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If pictures are worth a thousand words, well, then I’d need a few hundred thousand to describe the many and varied fireworks that exploded all around the Eiffel Tower and were even shot from it throughout the night–and all coordinated to music.

All in all, we had a wonderful night in Paris. That said, it’s truly heartbreaking and disturbing and flat out terrible that the celebrations in Nice were marred by yet another act of terrorism. But the sad truth is that even with all of our security, we can’t prevent every awful thing from happening. No amount of confiscating forks and bottle caps and making sure no glass bottles are in sight will prevent a determined terrorist from driving a truck through a crowd of people celebrating.

Some ask: how long will we have to keep living like this? When will it stop? Well, have you looked at history? Has there ever been an era free from violence? I don’t believe we can enact enough security measures to prevent any bad thing from ever happening again–and I wouldn’t want to live in the world that tries such a thing. Nor do I think arming citizens to the teeth will make things better.

Personally, I don’t know how people have hope in this world for violence and terrorism and war to actually, truly, permanently end. It’s all been a part of our world as long as people have been a part of the world. Does that mean we’re without hope? I don’t think so.

“Some trust in chariots and some in horses, but we trust in the name of the Lord our God.” (Psalm 20:7)

That’s the only hope I have.

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Someday

Locks on doors.
Metal detectors and security sweeps.
Evacuations, manhunts, and bomb squads.

This is our world. But someday…

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The Eiffel Tower lit up in the colors of Belgium after the terrorist attacks on Brussels on 22 March 2016.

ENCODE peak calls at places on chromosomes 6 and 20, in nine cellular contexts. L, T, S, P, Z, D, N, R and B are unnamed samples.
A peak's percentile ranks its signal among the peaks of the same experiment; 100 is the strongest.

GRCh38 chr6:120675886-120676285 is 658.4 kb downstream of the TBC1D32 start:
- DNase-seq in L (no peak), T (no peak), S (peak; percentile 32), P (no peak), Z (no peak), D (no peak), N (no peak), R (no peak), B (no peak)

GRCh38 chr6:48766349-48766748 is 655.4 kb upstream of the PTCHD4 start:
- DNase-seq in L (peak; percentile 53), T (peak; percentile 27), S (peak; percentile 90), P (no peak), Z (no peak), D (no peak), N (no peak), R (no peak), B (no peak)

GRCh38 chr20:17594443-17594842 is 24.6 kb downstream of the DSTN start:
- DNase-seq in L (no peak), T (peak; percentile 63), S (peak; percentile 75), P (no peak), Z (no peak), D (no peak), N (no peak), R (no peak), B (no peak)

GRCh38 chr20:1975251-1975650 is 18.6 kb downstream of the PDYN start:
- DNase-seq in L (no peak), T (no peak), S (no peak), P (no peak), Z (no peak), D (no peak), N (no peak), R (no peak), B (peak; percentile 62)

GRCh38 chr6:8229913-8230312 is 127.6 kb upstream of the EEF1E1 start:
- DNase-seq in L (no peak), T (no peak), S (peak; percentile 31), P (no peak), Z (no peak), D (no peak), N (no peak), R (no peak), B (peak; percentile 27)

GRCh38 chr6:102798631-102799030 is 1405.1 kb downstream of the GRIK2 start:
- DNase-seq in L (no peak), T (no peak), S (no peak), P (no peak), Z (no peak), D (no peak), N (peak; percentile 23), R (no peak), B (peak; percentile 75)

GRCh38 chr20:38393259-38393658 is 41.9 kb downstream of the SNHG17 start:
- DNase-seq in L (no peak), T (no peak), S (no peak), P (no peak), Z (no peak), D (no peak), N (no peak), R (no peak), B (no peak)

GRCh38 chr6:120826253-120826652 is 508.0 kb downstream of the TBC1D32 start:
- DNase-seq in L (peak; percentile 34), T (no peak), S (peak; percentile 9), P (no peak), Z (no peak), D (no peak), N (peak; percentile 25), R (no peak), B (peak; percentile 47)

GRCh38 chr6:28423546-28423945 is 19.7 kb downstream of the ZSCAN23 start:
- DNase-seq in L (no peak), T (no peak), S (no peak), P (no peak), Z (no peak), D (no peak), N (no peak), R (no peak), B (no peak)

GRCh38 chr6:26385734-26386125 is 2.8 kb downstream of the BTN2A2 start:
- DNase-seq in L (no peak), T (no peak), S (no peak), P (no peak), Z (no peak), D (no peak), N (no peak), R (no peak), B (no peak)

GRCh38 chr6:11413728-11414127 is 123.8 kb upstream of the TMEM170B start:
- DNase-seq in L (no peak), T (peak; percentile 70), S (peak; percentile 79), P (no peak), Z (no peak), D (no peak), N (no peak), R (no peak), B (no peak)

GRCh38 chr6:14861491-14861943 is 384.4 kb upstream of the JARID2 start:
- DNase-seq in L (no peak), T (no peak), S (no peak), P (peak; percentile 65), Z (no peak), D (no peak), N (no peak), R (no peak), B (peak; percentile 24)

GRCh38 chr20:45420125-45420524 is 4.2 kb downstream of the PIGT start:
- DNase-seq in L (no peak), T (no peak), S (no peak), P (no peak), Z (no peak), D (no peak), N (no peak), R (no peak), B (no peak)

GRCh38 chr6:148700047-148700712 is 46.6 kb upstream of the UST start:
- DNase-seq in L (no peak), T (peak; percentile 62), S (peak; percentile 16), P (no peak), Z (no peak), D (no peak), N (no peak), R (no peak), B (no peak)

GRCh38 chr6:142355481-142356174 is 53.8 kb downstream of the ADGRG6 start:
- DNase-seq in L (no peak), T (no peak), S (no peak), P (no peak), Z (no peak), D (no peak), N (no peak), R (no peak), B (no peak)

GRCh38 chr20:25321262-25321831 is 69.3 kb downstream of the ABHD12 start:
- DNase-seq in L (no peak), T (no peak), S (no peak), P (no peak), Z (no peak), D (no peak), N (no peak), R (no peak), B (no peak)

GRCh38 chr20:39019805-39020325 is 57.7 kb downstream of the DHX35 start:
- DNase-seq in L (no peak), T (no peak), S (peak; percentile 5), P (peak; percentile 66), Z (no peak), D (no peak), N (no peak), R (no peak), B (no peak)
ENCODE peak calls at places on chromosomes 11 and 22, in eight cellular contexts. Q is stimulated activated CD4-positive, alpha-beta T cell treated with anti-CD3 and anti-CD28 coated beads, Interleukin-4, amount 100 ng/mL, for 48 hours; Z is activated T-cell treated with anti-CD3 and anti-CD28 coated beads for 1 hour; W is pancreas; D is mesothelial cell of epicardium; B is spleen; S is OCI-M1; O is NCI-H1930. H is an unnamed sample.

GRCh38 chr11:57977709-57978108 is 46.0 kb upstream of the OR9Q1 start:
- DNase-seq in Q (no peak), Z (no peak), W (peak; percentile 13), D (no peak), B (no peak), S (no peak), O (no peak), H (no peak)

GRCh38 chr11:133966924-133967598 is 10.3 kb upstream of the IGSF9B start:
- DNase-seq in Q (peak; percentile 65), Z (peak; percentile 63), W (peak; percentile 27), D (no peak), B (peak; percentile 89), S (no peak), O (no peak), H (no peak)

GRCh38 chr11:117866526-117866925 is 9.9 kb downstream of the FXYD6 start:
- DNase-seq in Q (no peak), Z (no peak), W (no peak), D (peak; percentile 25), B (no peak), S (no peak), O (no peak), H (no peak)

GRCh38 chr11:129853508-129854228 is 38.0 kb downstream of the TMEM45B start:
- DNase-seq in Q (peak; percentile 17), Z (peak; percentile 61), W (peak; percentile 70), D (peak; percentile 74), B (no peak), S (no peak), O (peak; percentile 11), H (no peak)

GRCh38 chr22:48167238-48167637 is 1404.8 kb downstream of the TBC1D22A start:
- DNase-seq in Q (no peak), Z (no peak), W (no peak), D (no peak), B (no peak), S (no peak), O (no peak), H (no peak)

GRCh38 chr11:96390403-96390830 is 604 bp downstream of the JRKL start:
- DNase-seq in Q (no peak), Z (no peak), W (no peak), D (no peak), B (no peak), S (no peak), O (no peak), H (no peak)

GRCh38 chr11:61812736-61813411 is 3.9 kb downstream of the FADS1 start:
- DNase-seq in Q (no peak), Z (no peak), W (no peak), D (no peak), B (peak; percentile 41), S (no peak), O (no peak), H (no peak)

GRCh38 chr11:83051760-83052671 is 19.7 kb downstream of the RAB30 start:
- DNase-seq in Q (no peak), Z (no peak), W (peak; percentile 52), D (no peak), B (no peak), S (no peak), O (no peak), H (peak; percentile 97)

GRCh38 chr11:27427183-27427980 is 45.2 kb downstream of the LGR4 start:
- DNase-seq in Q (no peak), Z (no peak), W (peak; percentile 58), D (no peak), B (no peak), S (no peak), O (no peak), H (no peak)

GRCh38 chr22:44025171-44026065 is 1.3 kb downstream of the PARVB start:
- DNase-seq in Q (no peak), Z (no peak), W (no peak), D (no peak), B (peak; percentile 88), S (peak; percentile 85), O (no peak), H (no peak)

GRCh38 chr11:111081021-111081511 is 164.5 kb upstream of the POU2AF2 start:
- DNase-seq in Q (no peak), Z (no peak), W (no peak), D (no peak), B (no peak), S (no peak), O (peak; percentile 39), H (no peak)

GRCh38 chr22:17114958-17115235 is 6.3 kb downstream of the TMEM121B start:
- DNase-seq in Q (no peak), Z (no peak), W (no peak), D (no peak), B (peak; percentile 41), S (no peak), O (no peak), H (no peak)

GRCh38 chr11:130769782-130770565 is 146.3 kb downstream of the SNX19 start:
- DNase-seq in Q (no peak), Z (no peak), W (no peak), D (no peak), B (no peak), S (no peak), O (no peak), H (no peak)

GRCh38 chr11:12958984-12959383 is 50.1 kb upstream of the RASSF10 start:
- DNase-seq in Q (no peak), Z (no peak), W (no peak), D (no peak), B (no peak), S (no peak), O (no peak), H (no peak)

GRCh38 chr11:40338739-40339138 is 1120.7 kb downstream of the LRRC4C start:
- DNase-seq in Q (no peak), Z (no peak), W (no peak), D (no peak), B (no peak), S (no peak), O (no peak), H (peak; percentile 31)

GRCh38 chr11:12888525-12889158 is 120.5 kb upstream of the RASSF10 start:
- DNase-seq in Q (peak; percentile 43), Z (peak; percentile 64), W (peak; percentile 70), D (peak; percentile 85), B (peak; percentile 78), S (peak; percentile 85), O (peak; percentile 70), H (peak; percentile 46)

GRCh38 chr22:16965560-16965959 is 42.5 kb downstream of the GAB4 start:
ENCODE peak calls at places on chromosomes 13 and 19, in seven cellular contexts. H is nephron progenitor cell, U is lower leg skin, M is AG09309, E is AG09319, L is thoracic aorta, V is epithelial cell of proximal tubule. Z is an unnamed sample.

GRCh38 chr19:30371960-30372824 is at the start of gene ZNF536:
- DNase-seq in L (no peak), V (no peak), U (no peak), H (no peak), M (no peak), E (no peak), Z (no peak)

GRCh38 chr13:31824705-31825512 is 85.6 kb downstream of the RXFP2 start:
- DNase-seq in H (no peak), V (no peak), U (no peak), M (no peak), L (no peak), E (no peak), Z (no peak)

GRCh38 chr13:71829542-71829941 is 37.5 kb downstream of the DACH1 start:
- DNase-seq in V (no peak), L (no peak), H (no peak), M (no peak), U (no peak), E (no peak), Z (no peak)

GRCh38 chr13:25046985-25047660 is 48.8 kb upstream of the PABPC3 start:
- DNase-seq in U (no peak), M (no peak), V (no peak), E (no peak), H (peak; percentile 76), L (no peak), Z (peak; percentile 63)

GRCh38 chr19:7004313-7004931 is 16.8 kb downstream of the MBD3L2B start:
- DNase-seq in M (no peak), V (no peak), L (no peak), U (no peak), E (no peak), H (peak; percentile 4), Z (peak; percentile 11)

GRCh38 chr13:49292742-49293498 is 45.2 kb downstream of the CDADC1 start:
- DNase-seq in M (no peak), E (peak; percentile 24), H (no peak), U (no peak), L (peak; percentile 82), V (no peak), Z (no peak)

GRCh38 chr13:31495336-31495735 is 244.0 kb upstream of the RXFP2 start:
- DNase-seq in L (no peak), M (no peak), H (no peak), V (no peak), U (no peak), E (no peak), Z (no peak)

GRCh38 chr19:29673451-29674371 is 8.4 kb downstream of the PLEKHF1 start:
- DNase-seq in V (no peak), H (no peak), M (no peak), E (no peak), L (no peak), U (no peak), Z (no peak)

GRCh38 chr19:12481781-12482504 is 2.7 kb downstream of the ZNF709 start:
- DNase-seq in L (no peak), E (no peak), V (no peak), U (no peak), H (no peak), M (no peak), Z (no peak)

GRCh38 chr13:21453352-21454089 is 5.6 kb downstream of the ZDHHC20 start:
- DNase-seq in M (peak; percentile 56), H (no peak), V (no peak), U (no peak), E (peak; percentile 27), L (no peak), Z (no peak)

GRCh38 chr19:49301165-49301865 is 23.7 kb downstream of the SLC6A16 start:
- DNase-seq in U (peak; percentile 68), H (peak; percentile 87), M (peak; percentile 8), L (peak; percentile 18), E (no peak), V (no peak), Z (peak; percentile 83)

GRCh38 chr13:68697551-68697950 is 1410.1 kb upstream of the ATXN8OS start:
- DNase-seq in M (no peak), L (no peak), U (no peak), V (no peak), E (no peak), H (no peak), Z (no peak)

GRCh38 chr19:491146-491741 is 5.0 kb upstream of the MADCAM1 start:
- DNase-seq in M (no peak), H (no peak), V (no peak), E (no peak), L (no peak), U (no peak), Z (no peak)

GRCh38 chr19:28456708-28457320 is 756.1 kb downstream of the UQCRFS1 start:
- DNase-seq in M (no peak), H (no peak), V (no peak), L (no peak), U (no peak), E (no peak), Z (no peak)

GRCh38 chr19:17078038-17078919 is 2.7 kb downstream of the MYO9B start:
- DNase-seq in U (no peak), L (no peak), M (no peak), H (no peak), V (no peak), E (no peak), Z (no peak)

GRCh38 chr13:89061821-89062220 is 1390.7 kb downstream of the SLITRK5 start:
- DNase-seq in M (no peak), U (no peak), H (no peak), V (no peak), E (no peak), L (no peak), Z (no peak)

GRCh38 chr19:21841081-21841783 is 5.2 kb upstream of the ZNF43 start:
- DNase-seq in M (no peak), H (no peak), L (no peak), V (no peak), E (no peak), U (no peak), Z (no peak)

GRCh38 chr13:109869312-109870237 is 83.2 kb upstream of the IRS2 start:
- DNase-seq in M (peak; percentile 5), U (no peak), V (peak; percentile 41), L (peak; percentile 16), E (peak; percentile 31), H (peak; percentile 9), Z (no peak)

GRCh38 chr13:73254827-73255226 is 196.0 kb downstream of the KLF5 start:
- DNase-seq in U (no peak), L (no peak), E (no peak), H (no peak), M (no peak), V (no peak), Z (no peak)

Someday wars will cease, someday terror will be no more.
Someday locks will be forgotten, metal detectors left to the scrap heap.
Someday.

“They will beat their swords into plowshares and their spears into pruning hooks.”
Someday.
“Nation will not take up sword against nation, nor will they train for war anymore.”
Someday.

Someday, words of hope
written to those who wondered what hope they could have
will no longer be merely words,
no longer simply hope
no longer just a beautiful dream of some far-off future,
but will literally be
true:

And I heard a loud voice from the throne saying, “Look! God’s dwelling place is now among the people, and he will dwell with them. They will be his people, and God himself will be with them and be their God. ‘He will wipe every tear from their eyes. There will be no more death’ or mourning or crying or pain, for the old order of things has passed away.”
Revelation 21:3-4

Every tear… wiped away,
Someday.
No more death or mourning, crying or pain,
No more terror or fear or wondering what will blow up next.

Someday.
When the old order of things has passed away.

* * *

You can read about our experience of the night of the Paris attacks last November here and my visit to the Bataclan memorial here. When I started this blog, I didn’t imagine I’d be writing this much about terrorism. But this is the world we live in.